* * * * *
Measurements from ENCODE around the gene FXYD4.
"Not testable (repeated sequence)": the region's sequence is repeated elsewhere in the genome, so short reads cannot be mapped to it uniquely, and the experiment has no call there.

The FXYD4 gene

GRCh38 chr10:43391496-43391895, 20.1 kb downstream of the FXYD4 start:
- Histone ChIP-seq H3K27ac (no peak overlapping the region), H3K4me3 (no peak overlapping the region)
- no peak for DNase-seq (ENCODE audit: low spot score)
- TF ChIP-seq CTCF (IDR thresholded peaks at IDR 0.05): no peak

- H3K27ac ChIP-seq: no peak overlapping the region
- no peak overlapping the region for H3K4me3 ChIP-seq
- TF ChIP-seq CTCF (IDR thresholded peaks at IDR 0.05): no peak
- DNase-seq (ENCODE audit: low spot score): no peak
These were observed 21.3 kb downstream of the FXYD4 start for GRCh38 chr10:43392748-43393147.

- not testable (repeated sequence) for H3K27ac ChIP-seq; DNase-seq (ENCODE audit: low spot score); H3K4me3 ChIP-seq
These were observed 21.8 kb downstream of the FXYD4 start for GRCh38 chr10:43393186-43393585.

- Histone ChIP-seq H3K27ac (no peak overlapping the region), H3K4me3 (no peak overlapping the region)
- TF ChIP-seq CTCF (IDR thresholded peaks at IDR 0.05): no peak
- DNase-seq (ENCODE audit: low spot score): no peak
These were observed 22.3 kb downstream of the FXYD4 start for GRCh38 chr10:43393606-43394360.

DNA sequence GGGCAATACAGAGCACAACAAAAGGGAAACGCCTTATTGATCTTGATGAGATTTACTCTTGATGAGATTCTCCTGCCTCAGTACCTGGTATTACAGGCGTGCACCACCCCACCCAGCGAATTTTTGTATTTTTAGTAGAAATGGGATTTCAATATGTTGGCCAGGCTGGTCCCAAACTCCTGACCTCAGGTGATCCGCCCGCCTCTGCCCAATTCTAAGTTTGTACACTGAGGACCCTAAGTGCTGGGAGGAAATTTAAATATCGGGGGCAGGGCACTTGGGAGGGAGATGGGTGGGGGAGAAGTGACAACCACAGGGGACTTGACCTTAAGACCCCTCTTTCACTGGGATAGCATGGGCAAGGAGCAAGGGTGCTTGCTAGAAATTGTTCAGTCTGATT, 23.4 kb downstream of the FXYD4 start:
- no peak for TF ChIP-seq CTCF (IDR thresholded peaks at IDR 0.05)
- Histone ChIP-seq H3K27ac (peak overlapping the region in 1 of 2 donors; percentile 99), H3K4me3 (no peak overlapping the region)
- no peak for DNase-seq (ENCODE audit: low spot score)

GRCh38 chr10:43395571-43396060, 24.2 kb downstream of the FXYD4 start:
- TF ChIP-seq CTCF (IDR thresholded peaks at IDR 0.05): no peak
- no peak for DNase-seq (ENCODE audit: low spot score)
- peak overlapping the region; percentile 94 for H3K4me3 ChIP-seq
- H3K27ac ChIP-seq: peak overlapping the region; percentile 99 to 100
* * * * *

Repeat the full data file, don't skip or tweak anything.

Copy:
Measurements from ENCODE around the gene FXYD4.
"Not testable (repeated sequence)": the region's sequence is repeated elsewhere in the genome, so short reads cannot be mapped to it uniquely, and the experiment has no call there.

The FXYD4 gene

GRCh38 chr10:43391496-43391895, 20.1 kb downstream of the FXYD4 start:
- Histone ChIP-seq H3K27ac (no peak overlapping the region), H3K4me3 (no peak overlapping the region)
- no peak for DNase-seq (ENCODE audit: low spot score)
- TF ChIP-seq CTCF (IDR thresholded peaks at IDR 0.05): no peak

- H3K27ac ChIP-seq: no peak overlapping the region
- no peak overlapping the region for H3K4me3 ChIP-seq
- TF ChIP-seq CTCF (IDR thresholded peaks at IDR 0.05): no peak
- DNase-seq (ENCODE audit: low spot score): no peak
These were observed 21.3 kb downstream of the FXYD4 start for GRCh38 chr10:43392748-43393147.

- not testable (repeated sequence) for H3K27ac ChIP-seq; DNase-seq (ENCODE audit: low spot score); H3K4me3 ChIP-seq
These were observed 21.8 kb downstream of the FXYD4 start for GRCh38 chr10:43393186-43393585.

- Histone ChIP-seq H3K27ac (no peak overlapping the region), H3K4me3 (no peak overlapping the region)
- TF ChIP-seq CTCF (IDR thresholded peaks at IDR 0.05): no peak
- DNase-seq (ENCODE audit: low spot score): no peak
These were observed 22.3 kb downstream of the FXYD4 start for GRCh38 chr10:43393606-43394360.

DNA sequence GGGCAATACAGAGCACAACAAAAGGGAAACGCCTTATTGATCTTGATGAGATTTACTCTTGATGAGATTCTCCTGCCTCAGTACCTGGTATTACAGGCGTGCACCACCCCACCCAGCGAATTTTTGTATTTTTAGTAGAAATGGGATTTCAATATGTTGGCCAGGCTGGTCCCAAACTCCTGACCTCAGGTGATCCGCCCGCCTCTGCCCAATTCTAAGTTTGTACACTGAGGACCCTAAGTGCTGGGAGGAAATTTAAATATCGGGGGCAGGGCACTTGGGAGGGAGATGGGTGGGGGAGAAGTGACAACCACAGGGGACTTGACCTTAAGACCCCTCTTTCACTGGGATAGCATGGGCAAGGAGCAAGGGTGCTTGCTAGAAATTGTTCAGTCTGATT, 23.4 kb downstream of the FXYD4 start:
- no peak for TF ChIP-seq CTCF (IDR thresholded peaks at IDR 0.05)
- Histone ChIP-seq H3K27ac (peak overlapping the region in 1 of 2 donors; percentile 99), H3K4me3 (no peak overlapping the region)
- no peak for DNase-seq (ENCODE audit: low spot score)

GRCh38 chr10:43395571-43396060, 24.2 kb downstream of the FXYD4 start:
- TF ChIP-seq CTCF (IDR thresholded peaks at IDR 0.05): no peak
- no peak for DNase-seq (ENCODE audit: low spot score)
- peak overlapping the region; percentile 94 for H3K4me3 ChIP-seq
- H3K27ac ChIP-seq: peak overlapping the region; percentile 99 to 100